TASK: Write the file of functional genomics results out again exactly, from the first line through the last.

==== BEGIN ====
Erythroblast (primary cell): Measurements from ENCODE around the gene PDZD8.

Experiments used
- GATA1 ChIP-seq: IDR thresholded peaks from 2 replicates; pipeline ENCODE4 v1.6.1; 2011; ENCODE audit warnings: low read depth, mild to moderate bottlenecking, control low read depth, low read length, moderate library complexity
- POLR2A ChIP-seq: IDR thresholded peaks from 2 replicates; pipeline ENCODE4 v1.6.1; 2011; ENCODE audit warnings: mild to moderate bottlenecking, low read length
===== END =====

Erythroblast (primary cell): Measurements from ENCODE around the gene PDZD8.

Experiments used
- GATA1 ChIP-seq: IDR thresholded peaks from 2 replicates; pipeline ENCODE4 v1.6.1; 2011; ENCODE audit warnings: low read depth, mild to moderate bottlenecking, control low read depth, low read length, moderate library complexity
- POLR2A ChIP-seq: IDR thresholded peaks from 2 replicates; pipeline ENCODE4 v1.6.1; 2011; ENCODE audit warnings: mild to moderate bottlenecking, low read length